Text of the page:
Nerf Dinosquad Stego-Smash



Avg. Price:



70fps average

Rate of Fire:

One dart per two seconds


A fun twist on the standard single-shot blaster.

Nerf Dinosquad Stego-Smash Review

It’s official: Hasbro’s design team has gone off on a tangent for 2021! We can now relive the glory days of the 1990s, when blasters were made to look like animals! Let out inner little kids rejoice!

All joking aside, the basic blaster in this new line is a fun departure from the Elite 2.0 aesthetic, even if it takes those assembly cues to a whole different level. Don’t expect to be modding your blaster anytime soon; just enjoy having a blaster with a fun new shell!

Spines and Dart Storage

The Stego-Smash is a simple blaster, essentially the Firestrike of the line. Load a dart in the barrel (there is storage for four more darts, for five total), pull back the plunger, and pull the trigger. The main handle is decently comfortable, with room for all the fingers, and the knuckle guard isn’t too close for comfort. There’s minimal paint, aside from the Nerf and Dinosquad logos on one side. The rest is just differently colored plastic.

The dinosaur look on this blaster comes from the large stegosaurus spine (made of what appears to be rubber) and the face/eyeballs. It’s quite serious, and I love it. Sure, it’s still not a good idea to accidentally hit someone with the spines while running around in battle…but it’s a far better effort toward safety than the hard plastic on the Halo Mangler. It’s the right amount of serious but goofy for kids – and grown up kids.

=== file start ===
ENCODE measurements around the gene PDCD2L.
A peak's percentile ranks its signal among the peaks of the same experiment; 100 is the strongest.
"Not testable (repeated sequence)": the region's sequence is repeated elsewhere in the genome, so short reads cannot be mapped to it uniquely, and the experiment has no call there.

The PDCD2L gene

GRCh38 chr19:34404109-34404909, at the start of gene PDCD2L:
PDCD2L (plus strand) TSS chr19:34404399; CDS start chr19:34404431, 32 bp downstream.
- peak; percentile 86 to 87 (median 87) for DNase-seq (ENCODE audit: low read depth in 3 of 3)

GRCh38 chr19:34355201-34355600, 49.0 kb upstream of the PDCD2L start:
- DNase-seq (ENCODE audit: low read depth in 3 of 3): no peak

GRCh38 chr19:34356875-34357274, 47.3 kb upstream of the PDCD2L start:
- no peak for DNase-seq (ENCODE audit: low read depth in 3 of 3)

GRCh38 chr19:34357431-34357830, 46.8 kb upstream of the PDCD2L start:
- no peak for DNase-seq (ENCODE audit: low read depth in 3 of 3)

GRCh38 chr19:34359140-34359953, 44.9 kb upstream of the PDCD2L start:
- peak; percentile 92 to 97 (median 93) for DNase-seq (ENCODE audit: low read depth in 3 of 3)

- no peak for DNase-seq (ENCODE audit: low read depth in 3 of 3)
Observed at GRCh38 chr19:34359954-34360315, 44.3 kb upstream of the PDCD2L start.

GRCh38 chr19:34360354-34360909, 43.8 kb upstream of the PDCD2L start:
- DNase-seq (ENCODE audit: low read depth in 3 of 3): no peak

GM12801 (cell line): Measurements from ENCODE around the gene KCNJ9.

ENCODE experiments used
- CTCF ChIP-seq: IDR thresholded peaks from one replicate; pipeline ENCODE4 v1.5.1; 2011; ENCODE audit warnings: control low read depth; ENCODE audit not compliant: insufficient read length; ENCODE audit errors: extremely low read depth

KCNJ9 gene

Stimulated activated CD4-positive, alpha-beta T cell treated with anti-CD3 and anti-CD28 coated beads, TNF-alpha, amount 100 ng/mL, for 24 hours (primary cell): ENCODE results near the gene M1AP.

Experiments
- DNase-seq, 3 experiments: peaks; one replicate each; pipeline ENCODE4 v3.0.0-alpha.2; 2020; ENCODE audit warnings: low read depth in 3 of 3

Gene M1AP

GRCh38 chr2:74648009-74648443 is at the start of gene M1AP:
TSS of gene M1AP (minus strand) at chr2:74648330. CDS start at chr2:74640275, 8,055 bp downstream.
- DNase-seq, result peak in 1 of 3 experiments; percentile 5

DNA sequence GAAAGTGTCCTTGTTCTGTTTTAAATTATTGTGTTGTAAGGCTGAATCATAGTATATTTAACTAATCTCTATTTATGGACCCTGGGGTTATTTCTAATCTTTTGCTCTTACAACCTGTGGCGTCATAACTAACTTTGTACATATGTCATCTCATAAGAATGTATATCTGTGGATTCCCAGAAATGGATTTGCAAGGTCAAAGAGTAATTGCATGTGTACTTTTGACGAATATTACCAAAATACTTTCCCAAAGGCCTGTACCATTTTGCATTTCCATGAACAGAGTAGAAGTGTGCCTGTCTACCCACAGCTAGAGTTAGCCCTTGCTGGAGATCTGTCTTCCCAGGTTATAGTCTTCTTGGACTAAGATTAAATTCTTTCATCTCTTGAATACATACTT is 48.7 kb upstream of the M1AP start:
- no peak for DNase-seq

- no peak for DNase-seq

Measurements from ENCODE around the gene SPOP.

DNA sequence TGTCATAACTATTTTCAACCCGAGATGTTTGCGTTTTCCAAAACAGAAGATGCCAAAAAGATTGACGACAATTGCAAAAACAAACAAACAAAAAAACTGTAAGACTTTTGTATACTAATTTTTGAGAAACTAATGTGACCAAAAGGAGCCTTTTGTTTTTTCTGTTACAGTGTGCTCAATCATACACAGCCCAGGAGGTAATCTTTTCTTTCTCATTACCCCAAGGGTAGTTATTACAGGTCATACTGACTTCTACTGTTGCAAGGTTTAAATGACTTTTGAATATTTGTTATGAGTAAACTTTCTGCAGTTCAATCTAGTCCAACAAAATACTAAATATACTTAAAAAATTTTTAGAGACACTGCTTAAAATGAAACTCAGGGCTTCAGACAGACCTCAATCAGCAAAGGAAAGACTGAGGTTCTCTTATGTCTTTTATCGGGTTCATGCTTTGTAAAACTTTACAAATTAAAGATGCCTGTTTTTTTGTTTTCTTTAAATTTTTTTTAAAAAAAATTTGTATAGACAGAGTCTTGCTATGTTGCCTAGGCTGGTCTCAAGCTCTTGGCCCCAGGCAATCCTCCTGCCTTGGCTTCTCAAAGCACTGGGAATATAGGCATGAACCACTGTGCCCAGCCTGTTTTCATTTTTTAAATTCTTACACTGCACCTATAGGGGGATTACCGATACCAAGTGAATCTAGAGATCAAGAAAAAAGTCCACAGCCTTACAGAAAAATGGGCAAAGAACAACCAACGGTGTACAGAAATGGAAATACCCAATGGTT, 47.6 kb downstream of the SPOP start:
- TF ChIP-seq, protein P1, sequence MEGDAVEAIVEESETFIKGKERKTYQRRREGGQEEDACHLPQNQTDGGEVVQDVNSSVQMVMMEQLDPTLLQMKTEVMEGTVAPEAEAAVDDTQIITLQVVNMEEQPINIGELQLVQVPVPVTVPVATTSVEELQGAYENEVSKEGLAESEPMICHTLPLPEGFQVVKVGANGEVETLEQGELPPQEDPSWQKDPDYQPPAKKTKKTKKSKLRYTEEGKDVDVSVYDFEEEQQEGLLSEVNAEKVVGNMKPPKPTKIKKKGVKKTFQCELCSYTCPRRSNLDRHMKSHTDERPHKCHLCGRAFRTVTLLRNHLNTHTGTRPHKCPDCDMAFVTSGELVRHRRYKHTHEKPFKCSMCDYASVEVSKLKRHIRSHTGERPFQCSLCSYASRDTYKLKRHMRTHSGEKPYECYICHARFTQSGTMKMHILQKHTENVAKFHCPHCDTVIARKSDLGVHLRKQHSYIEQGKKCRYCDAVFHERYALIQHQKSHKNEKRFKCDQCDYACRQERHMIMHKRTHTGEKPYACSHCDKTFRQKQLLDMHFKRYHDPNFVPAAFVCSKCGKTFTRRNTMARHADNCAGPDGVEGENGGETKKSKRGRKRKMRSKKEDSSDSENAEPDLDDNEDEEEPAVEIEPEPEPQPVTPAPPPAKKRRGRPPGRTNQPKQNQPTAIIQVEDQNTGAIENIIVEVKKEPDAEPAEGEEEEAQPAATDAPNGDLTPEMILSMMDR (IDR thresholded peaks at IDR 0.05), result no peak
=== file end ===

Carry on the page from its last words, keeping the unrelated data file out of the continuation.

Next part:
My blaster averaged 70fps, what you’d expect for a standard Nerf blaster (I should note one other reviewer was averaging 10fps less with his blaster). As a standard rear-prime blaster, you can easily fire off one dart every two seconds with it.


This one is a bit ugly. Among the Elite 2.0 blasters, large plastic clips and solvent welded supports were common, even with a few screws here and there. In this case, however…posts are solvent-welded all throughout the blaster, with only a few small plastic tabs on the edges of the grey plastic. Solvent welding is the predominant method for assembly, with a couple ribbed metal pins thrown in to boot. I think it’s safe to declare that you’re NOT going to be modding this blaster without, at minimum, severe damage, unless you get extremely lucky. The modder in me is disappointed, of course. But this part is extra to the review; a parent in the toy aisle¬†usually doesn’t care about being able to swap out springs and such.

Granted, this blaster feels much better in hand than the Elite 2.0 blasters. But taking apart is worse.

Final Opinion

If you’re looking for a blaster that looks cool and performs reasonably well, the Stego-Smash fits the bill. $10 gets you a Firestrike with dart storage and a fun dinosaur-themed shell. If you’re looking to mod this blaster, of course, you’ll be disappointed. For the rest of us, though, it’s a fun break from how serious most of the recent blasters have been.

It’s shown up early on Walmart’s website, but expect to see it in stores soon!

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